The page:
Sitting in judgment of a Circuit Court judge

This Just In...

July 02, 2001|By Dan Rodricks

ALFRED NANCE became a judge of the Baltimore Circuit Court in 1997; the governor of Maryland, Parris Glendening, gets credit for appointing this bright star to the bench. A year later, Nance ran for a 15-year term. By then, voters didn't know if he was a good judge or a bad judge. The vast majority of us probably didn't know he was a judge at all. But that didn't stop of us from stepping behind the drapes and electing him - with eight other "trusted judges" - to dispense justice in Baltimore until our second-graders graduate from college.

How were we supposed to know that Alfred Nance was a little strange?

No one told us.

Some people apparently knew, but they didn't tell.

Even a woman who ran against the nine sitting judges in 1998 wouldn't tell. Her name is Page Croyder and today, as then, she serves in the Baltimore state's attorney's office. Her decision to challenge the judges was deemed foolish by friends, professional suicide by others in the courthouse. Her boss gave a donation to her opponents and ordered Croyder to take an unpaid leave of absence for the campaign. It was a lonely one-woman crusade.

Croyder said many smart and trenchant things about the judiciary and the way Baltimore's legal establishment protects the sitting judges and ensures they win re-election. She said she was running because some of the judges did not deserve re-election.

But Croyder was way too polite. She stopped short of naming names.

"There's pretty much agreement in the legal community that at least a couple of the judges aren't up to snuff," Croyder said. "And yet no one will say that. No one will speak up. The sitting judges' campaign calls them `Nine trusted judges.' Trusted by whom? They're trusted in the sense that they were selected through the system, nominated for judgeships and appointed [by the governor]. But they're not being judged on their performance. There is no system in place for the public to hear what we hear, to know what we know in the legal community. There are problems with some of these judges, but the public is not getting that information."

Maybe it was unrealistic to expect Croyder to name names. As an attorney, she knew about the need to support accusations with evidence and, with no one willing to come forward and join her challenge, she risked making empty charges.

She struck me at the time as a woman of integrity struggling with the daunting limitations of waging war on an old system.

She lost. The sitting judges, with The Sun's endorsement, won.

"People in the legal community know about bad judges, they know who they are, and yet it's an in-house club that discourages opposition," Croyder said during the campaign. "Some of the judges are good judges. What I'm saying is, every judge should be a good judge."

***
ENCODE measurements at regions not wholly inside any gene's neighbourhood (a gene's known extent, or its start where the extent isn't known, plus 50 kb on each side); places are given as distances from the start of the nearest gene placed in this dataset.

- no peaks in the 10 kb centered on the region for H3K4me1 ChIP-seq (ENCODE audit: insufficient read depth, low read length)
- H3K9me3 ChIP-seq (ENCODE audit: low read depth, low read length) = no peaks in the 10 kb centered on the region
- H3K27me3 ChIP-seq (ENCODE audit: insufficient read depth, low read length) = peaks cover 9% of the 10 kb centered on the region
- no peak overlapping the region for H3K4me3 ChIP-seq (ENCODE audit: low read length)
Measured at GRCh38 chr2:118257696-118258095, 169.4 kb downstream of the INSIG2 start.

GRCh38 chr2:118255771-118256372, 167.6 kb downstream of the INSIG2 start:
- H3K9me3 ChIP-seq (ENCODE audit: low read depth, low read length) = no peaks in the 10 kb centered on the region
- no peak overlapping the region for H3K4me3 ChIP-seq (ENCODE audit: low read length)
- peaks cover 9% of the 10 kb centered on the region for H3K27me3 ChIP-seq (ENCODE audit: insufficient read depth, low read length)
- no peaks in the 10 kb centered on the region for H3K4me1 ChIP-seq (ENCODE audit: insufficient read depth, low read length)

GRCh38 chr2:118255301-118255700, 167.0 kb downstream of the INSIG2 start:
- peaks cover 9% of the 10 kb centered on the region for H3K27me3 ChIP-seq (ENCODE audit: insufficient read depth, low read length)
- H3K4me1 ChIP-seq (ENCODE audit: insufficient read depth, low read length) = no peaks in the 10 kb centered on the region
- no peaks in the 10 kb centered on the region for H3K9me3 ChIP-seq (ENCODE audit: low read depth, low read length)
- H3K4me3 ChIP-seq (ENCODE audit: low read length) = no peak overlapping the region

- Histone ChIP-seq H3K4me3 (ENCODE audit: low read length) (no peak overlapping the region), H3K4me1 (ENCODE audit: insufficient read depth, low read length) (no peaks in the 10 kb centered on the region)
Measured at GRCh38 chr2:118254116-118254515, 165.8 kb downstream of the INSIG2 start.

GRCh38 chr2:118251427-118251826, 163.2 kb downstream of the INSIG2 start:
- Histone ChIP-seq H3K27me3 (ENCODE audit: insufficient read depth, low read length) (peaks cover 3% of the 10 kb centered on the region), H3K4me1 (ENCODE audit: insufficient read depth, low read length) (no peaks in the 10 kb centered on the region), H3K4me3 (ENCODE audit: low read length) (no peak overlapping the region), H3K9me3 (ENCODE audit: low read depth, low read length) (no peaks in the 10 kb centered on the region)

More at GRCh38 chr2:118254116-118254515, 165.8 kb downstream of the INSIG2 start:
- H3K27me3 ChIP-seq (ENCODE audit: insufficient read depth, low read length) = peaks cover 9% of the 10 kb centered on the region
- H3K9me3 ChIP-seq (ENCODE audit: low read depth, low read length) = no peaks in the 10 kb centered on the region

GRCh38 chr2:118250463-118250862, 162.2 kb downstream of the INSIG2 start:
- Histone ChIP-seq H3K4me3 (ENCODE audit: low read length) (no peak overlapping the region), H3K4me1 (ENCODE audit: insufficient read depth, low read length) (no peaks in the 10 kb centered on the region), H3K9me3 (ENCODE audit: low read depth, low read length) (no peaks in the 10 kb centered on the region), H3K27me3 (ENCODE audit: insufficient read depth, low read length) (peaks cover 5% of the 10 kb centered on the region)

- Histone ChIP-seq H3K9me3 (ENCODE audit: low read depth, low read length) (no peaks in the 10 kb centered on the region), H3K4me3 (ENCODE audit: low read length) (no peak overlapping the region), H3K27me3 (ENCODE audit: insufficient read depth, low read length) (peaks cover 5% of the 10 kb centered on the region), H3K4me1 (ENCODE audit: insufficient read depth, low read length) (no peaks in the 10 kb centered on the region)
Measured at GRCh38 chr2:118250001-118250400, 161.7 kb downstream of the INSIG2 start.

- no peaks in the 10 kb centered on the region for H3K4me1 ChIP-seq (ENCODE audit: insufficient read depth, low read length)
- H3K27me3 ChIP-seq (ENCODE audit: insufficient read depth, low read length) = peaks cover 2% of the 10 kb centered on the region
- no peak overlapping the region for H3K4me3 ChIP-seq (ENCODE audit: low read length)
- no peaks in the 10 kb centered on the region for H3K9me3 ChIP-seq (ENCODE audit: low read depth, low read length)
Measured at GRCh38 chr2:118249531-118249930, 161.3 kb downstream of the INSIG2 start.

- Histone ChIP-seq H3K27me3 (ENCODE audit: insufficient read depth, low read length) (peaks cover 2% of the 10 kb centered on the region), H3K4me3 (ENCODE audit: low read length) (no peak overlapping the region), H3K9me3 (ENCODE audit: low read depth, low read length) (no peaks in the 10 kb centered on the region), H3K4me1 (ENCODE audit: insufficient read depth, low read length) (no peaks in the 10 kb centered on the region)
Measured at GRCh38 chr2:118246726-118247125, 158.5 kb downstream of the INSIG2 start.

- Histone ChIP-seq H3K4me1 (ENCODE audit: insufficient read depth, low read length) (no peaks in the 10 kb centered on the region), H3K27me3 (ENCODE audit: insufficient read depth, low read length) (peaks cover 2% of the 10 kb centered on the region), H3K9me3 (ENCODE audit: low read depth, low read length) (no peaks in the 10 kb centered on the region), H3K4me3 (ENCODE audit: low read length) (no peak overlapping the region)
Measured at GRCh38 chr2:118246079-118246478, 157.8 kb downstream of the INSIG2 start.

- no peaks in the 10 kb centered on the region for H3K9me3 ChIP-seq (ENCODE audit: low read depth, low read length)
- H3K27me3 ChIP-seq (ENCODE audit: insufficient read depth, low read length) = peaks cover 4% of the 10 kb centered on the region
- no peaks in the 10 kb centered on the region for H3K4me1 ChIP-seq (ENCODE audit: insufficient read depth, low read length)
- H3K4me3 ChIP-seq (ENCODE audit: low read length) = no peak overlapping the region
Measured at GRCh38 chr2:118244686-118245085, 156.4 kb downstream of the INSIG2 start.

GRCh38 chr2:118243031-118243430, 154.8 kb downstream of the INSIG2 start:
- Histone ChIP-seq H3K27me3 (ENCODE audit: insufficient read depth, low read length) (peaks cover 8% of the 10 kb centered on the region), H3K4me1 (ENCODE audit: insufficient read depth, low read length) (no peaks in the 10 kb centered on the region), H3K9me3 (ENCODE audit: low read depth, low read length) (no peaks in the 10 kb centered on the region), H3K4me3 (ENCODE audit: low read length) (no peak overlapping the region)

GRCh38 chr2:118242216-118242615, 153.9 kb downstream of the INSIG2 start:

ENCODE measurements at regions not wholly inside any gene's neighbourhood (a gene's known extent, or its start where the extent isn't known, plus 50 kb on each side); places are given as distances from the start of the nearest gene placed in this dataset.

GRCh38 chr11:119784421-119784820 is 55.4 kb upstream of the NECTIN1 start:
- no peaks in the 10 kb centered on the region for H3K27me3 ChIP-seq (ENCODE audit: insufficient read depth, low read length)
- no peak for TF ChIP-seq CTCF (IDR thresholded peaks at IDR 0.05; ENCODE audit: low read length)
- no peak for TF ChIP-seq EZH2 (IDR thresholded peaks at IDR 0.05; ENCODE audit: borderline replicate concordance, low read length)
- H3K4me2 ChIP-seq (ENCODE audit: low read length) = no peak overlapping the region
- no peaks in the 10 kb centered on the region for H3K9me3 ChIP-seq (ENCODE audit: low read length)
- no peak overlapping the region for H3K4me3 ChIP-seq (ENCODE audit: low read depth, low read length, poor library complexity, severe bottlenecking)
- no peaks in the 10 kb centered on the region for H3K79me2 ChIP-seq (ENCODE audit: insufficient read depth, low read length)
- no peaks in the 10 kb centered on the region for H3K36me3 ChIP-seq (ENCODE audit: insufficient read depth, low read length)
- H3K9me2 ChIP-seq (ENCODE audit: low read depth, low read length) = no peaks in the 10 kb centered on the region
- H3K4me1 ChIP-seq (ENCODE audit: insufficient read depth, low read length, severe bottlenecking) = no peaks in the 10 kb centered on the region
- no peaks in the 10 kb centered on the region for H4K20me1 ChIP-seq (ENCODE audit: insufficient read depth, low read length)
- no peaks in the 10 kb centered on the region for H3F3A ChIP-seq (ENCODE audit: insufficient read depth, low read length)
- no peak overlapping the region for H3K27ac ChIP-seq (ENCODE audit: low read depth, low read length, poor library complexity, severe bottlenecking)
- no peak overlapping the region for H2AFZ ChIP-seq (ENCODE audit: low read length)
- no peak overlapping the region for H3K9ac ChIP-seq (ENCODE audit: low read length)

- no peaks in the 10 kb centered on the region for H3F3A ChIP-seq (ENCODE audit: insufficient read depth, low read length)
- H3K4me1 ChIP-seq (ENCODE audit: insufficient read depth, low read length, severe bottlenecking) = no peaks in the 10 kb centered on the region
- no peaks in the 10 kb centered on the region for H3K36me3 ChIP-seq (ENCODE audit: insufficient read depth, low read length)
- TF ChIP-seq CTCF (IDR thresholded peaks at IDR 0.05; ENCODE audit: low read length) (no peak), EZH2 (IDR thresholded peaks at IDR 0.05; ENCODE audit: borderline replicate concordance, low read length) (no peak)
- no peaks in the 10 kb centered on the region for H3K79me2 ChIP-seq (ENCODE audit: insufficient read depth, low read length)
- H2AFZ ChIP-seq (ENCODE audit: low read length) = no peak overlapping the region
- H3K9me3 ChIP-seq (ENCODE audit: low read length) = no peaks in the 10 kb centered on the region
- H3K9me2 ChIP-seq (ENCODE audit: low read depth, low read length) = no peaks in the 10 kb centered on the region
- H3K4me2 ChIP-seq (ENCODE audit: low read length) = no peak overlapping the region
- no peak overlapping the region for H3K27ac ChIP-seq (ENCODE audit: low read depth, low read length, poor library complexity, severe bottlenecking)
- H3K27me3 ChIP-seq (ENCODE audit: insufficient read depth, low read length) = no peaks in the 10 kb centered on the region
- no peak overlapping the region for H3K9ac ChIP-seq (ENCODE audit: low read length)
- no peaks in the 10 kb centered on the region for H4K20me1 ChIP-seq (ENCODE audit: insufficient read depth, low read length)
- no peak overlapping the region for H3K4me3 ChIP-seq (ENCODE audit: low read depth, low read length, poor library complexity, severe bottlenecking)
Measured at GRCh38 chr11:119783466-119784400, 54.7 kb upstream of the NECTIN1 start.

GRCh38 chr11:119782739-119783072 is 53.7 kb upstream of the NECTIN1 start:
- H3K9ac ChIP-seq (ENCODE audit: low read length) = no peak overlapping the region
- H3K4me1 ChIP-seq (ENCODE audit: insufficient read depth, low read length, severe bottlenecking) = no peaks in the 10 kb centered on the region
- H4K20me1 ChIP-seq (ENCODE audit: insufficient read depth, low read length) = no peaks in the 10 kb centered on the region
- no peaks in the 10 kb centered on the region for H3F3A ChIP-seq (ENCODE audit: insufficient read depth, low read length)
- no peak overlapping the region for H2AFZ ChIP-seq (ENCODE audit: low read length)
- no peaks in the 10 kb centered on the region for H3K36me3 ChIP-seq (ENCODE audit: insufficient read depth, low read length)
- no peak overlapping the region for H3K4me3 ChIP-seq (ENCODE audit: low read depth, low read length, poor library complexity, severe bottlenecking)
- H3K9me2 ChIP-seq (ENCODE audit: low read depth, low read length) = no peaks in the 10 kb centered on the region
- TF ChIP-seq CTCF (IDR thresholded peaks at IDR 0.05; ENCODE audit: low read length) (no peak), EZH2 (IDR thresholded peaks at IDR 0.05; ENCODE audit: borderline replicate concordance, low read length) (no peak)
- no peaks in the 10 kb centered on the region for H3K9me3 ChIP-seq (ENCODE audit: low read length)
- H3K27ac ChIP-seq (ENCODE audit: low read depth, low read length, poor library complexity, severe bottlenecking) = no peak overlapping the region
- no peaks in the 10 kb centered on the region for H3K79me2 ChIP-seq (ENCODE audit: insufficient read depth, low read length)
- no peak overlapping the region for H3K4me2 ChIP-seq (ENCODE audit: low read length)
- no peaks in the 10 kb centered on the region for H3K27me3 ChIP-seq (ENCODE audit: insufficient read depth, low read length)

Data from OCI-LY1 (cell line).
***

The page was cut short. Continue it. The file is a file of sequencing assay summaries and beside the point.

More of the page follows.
A high-minded standard that.

But bad apples get in the barrel. The problem is no one is willing to reach in and extract them - when it counts.

That's why it's galling to learn that various attorneys and judges in Baltimore knew that Alfred Nance had an abrasive personality - perhaps the wrong temperament for the post - before he was appointed. They certainly knew by the campaign summer of 1998.

But where were the whistle-blowers when it counted? Attending fund-raisers for the judges?

Friday, the state's judicial disciplinary panel issued a public reprimand of Nance, saying he had acted in "inappropriate," "undignified" and "demeaning" ways toward women in his court and private chambers.

This was in addition to being "rude" and "hostile" to lawyers representing the University of Maryland Medical System in a medical malpractice case. The reprimand came from the Commission on Judicial Disabilities, which must have a fat file on Nance by now.

The commission said that it "intends for this Public Reprimand to serve as a warning that any further such conduct by Judge Nance may well result in charges and possible further discipline."

That's nice.

Except this wasn't the first time the commission had to call Nance on the carpet.

Last year, he agreed to take "corrective action" after the commission investigated his goofy order to jail attorney Lawrence Rosenberg, who left the courtroom for six minutes because his client was not there. (When the Attorney Grievance Commission held a hearing on the matter, four of Nance's fellow Circuit Court judges, including the chief of the criminal docket, testified as character witnesses for Rosenberg. The commission dismissed the case against the attorney and chastised Nance instead.)

And then there are all those complaints about the way Nance speaks to prospective jurors, asking them personal questions and making offensive and sexist comments about some of them.

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